Machine-guarding problems—one company's solution
Editor's Note: Safety expert Cheryl Henderson is a member of the FMA/CNA Safety Committee. Watch for other committee-authored articles in upcoming issues of thefabricator.com.
What would it take to have press guards in place, adjusted, secure, and working properly every day, through every part cycle? We've come a long way since the days of running unguarded presses, but never a day goes by that a press isn't found with a guarding problem.
Pneumatic controls significantly reduced dedicated-line nonconformities. Guarding lines that are subject to frequent changeover and setup are more challenging. Vertical or horizontal bars commonly are used because of their relative simplicity and flexibility. However, during a parts run, the bars can snag and bend. Screws can loosen, and adjustments can change. Unless you monitor the guard's condition closely, you might encounter guarding problems.
Step 1: Install window brace to increase performance of the bars and reduce setup time.
At the Shape Corp., we looked for ways to address machine-guarding reliability on nondedicated lines. As we problem-solved, we looked for a root cause and determined that the bar length directly impacted the guard's robustness. To reduce that impact, we added windows (see Figure 1) built from the locking frame material to the guard. This allowed for closer adjustment but increased the adjustment time, because, two frames had to be adjusted. The average time to prepare a guard of this type was two hours.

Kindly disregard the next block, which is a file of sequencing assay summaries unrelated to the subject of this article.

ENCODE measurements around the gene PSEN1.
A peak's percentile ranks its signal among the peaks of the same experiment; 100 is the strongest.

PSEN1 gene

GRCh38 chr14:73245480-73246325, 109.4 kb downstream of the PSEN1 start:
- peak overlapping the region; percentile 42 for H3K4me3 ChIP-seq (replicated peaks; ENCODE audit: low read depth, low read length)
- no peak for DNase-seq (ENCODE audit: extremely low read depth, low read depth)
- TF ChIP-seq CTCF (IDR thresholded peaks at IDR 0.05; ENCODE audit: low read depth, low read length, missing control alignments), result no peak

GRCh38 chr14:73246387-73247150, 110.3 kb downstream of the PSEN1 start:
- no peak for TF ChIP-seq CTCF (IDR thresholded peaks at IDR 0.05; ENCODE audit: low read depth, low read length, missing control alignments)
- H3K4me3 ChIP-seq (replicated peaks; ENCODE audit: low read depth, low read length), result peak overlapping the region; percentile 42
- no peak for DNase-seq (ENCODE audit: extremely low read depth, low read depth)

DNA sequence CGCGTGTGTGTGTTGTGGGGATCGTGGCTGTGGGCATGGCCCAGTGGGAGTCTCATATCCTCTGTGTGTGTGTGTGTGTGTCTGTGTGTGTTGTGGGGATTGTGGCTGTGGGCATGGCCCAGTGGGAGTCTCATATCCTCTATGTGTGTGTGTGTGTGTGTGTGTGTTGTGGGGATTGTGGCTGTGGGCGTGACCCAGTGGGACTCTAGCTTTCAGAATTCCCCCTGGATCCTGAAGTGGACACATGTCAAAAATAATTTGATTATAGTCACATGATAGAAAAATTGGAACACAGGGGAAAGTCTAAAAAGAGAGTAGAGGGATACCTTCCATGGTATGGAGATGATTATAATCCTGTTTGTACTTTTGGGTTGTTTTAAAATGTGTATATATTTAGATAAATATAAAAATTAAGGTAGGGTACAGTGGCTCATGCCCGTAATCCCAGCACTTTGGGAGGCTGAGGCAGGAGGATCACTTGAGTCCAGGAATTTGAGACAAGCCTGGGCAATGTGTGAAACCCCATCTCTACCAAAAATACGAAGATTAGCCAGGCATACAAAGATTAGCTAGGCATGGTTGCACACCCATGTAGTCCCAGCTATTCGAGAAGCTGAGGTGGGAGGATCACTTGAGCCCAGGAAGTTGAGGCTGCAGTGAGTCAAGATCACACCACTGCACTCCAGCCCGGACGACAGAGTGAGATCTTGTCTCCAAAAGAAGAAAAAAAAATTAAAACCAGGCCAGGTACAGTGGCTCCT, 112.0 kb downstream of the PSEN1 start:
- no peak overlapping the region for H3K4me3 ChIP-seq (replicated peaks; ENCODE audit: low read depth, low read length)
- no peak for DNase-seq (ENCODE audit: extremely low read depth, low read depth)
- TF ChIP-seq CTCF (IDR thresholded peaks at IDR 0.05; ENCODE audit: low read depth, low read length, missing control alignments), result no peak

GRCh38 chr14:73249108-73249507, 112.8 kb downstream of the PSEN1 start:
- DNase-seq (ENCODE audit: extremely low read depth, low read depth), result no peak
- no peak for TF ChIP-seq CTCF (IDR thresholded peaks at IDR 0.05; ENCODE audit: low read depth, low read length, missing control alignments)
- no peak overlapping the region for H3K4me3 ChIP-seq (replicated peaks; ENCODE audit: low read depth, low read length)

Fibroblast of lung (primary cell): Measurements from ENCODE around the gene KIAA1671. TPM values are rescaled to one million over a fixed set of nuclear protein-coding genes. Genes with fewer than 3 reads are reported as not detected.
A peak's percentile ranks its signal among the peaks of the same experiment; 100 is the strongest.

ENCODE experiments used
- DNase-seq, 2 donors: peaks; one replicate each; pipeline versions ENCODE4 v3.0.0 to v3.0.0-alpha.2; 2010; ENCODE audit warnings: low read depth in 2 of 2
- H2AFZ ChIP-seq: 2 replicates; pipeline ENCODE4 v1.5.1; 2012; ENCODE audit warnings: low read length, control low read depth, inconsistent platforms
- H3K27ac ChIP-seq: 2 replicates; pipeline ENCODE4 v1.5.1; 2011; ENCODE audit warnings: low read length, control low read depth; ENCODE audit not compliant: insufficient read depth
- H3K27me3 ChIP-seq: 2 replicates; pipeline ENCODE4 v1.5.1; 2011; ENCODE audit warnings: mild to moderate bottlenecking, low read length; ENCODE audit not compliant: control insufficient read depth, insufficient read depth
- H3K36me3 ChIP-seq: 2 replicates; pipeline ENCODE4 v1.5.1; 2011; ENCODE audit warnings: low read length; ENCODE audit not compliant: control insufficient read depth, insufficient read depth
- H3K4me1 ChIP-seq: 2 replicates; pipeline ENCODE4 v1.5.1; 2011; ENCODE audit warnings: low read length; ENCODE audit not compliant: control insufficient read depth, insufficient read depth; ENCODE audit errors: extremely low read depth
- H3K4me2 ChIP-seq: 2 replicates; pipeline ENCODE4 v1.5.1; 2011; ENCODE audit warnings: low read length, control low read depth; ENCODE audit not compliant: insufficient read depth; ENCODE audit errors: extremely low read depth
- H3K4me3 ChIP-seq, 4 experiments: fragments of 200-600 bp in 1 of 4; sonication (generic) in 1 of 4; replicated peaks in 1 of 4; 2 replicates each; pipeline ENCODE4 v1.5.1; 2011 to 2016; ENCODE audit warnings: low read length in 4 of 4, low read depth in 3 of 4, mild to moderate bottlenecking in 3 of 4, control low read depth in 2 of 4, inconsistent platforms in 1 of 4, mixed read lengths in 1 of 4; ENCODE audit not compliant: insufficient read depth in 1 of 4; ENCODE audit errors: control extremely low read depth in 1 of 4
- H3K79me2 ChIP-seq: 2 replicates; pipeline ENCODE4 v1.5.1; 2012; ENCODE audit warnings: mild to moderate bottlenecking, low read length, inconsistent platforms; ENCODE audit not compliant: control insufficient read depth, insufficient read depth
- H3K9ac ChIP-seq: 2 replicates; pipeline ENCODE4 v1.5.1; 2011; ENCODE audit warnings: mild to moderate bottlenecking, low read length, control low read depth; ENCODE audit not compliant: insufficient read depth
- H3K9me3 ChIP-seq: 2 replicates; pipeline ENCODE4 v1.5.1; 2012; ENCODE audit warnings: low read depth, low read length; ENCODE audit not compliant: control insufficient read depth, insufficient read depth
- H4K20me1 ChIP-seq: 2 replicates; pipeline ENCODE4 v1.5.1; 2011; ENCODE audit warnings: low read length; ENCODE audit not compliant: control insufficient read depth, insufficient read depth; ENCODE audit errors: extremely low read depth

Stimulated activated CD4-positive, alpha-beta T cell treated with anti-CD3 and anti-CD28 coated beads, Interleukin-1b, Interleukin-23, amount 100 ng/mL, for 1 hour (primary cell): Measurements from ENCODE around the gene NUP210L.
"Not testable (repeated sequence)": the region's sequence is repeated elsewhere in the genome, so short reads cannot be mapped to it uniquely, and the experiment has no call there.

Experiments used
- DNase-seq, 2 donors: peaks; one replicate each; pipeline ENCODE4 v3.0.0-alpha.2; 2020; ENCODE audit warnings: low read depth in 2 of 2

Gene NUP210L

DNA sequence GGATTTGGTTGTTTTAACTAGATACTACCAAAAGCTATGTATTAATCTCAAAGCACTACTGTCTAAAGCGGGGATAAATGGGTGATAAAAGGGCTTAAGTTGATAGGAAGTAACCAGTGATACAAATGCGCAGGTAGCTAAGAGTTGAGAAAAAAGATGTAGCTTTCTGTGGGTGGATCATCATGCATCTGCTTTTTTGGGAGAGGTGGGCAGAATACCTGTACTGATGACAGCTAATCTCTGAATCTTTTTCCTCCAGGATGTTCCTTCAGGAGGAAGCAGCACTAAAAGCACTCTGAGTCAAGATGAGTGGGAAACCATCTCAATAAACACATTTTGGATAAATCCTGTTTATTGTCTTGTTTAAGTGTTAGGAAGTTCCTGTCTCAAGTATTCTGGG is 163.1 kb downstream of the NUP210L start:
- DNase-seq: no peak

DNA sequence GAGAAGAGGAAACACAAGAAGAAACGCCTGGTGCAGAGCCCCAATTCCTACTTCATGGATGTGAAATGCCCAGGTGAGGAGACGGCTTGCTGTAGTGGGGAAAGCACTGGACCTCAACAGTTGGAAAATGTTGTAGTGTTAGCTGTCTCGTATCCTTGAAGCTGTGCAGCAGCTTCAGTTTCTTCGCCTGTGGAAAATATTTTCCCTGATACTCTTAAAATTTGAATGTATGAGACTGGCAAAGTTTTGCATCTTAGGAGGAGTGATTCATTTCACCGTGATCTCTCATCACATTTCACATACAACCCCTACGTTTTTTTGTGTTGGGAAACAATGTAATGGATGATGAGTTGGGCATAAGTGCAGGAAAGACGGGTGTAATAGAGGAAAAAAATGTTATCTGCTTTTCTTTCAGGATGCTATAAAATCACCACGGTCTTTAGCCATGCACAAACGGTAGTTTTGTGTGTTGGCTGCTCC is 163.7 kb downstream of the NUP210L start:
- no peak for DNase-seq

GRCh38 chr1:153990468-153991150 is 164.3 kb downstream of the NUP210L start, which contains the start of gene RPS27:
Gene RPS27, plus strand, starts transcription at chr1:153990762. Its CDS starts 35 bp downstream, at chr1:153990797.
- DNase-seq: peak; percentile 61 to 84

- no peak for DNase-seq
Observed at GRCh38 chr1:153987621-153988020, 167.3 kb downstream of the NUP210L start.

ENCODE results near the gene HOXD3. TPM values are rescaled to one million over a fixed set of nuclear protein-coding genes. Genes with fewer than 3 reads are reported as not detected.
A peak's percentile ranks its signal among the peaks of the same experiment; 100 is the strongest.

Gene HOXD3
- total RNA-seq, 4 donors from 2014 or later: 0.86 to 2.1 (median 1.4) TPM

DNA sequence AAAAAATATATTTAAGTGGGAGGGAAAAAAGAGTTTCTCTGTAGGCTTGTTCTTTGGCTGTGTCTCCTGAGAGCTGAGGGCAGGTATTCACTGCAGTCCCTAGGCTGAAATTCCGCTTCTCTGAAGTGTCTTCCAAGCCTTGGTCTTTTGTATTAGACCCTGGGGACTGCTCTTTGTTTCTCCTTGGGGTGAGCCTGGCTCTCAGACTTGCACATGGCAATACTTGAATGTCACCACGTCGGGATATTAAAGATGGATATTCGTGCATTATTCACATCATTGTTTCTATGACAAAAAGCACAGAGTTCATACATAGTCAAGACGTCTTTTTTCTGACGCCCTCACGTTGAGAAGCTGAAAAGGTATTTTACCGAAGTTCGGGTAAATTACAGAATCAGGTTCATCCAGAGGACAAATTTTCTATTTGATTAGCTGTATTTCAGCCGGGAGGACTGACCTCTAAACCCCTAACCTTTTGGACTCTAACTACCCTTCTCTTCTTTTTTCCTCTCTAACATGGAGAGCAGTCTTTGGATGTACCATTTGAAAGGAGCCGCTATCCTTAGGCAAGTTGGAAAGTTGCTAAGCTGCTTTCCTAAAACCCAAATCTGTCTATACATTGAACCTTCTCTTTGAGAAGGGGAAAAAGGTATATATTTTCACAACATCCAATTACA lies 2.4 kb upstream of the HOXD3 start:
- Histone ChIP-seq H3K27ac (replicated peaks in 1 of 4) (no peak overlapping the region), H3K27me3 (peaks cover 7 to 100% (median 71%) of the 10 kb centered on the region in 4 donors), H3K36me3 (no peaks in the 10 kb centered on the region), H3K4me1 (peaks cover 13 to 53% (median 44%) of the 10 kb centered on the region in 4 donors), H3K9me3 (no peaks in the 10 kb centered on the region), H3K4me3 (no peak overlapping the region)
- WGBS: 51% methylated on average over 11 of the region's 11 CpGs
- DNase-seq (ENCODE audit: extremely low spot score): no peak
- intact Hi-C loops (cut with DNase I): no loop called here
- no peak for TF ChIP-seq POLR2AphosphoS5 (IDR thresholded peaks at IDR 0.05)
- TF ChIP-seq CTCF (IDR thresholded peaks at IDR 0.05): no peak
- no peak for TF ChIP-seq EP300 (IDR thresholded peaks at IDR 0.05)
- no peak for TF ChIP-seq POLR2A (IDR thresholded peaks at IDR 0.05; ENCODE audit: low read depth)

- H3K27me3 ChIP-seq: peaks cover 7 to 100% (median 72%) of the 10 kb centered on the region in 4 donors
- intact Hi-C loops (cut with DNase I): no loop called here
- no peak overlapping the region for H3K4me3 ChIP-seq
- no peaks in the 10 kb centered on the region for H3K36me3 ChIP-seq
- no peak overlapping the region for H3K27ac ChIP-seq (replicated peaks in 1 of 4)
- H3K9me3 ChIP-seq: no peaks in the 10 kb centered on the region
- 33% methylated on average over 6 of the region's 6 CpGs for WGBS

The Next Step
As we reviewed the first step's implementation, we questioned why the windows couldn't be standardized. If we settled on a standard window, we could attach the outside rods permanently and add a smaller guard to the standard window using only the smaller rods. The idea was presented to the team and quickly revised to develop a profile of each part's opening. The appropriate guard could be set up offline and attached to the frame for a particular part. Final adjustments could be made quickly.
Our fabricator used this idea and added his twist by completely eliminating the rods on the smaller guard section. He replaced them with a LEXAN® material. He formulated the templates with a standard identification plan. The templates then were added to the in-process control manual.
The unused LEXAN guards are stored in a rack similar to a printing die rack. If one of the guards has a broken component, within a few minutes a replacement can be completed and attached to the standard window. The guard slides into the window and is secured with a padlock at the top (see Figure 2).
When the part is run on a different press, the window still fits because it is standardized. Best of all, what used to take a couple of hours to set up with every change now takes less than 15 minutes. The guards are in place, adjusted, and secured – accomplishing reliable press guarding.